Samsung Electronics will pay its employees for overtime work in 10-minute increments starting next month as part of the changes the company is implementing to please the South Korean government under the tutelage of Moon Jae-in. 

Nikkei Asian Review reported Monday that Samsung is changing its overtime pay policy this coming July. Instead of the usual two-hour increments, the tech giant will now pay its employees for every 10 minutes that they spend on extended work after their shift. 

The new policy coincides with the lowering of the national cap on working hours from 68 to 52 hours per week under the revised labor standards law of South Korea. Samsung is also allowing its employees to have more flexibility in setting their working schedules henceforth. 

Starting next month, employees in Samsung’s semiconductor and display operations will benefit from the new overtime policy. Apple’s biggest rival is expected to expand the implementation of the policy in other areas, especially those focused in building smartphones.

The current policy requires Samsung to only pay between $10 and $20 for every two hours of overtime work. The extra compensation is being referred to by the company as “transportation expenses.” With the new policy, employees will get extra compensation for every 10 minutes of overtime work. Moreover, they will be paid 50 percent more for hours worked after 10 p.m.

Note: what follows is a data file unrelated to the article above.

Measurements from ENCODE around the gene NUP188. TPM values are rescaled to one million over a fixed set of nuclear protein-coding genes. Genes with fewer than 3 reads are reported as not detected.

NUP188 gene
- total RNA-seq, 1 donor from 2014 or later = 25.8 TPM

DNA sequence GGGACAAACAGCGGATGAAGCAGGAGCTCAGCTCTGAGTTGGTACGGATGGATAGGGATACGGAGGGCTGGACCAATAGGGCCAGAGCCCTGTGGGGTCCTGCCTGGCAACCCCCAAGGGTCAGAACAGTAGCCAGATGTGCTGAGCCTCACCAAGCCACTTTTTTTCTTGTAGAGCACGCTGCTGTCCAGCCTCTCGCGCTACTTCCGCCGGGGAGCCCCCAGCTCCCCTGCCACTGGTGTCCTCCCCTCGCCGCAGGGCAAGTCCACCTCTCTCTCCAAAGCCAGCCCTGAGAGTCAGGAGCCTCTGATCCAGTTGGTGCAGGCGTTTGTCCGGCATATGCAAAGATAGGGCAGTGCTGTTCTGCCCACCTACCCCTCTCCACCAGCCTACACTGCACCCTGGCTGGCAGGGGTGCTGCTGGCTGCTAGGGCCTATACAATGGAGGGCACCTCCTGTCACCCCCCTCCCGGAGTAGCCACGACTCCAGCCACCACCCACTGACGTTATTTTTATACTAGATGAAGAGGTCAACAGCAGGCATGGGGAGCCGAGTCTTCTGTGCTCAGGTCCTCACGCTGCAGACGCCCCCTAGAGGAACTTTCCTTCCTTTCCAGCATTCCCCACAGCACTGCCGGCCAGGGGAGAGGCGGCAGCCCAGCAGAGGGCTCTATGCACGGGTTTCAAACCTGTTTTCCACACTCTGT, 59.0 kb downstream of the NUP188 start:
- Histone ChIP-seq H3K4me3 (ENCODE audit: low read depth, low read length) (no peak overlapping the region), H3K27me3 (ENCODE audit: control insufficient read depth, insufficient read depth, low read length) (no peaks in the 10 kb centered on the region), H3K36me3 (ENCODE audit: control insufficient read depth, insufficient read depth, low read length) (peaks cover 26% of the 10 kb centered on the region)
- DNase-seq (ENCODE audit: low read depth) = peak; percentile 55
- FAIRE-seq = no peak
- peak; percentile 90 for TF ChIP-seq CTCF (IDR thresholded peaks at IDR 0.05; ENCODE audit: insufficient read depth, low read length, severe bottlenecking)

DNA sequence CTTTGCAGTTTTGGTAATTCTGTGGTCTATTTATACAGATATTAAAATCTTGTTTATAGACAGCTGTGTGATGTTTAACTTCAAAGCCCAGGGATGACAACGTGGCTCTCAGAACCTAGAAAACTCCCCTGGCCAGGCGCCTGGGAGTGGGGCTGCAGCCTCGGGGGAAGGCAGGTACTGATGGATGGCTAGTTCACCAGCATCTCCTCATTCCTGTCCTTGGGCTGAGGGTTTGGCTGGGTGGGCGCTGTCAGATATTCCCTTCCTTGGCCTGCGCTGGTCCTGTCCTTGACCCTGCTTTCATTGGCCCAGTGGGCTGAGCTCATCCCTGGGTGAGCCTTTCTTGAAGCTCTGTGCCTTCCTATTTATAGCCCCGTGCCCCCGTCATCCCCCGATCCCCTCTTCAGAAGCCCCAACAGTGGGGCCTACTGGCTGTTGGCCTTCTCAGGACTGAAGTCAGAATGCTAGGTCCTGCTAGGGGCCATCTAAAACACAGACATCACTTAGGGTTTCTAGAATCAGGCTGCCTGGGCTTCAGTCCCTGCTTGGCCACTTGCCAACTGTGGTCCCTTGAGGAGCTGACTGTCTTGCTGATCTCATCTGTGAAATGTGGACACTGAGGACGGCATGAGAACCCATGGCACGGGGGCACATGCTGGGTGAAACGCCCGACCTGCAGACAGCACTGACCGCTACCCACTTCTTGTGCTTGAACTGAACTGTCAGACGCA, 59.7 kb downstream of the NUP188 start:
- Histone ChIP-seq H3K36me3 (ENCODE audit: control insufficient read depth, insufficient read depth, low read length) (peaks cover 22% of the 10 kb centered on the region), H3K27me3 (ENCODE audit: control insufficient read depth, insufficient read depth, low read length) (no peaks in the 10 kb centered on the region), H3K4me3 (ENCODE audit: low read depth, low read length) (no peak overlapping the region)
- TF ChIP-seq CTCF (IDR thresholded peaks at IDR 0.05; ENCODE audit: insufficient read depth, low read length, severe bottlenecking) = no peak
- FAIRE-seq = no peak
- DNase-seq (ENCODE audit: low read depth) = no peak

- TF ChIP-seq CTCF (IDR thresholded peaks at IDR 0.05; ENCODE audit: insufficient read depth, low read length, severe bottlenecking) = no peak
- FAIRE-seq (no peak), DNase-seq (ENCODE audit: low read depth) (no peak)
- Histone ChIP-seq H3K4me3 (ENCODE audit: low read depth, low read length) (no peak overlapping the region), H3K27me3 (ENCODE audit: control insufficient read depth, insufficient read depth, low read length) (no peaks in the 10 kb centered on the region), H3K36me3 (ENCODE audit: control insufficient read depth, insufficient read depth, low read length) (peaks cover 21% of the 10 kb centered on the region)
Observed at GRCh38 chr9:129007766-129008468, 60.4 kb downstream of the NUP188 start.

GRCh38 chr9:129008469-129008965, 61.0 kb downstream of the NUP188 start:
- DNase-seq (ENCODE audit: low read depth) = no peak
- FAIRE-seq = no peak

Given that Samsung is a leader in the South Korean business sector, it’s very likely for other firms to follow its lead and implement the same changes. This means the entire business community in its home country could soon adopt the 10-minute overtime pay policy. 

Aside from the benefit of earning more for their hard work, Samsung’s new policy could also eliminate the issue of employees finishing their extra work in an hour and staying for the next hour just to qualify for overtime pay. 

Meanwhile, there are also concerns stemming from the newly announced policy. Some are worried that this new rule could create a number of issues for employees, considering that 52 hours is the legal limit of allowable working hours starting next month. Employees could end up working from home to finish their extra work without getting paid for it.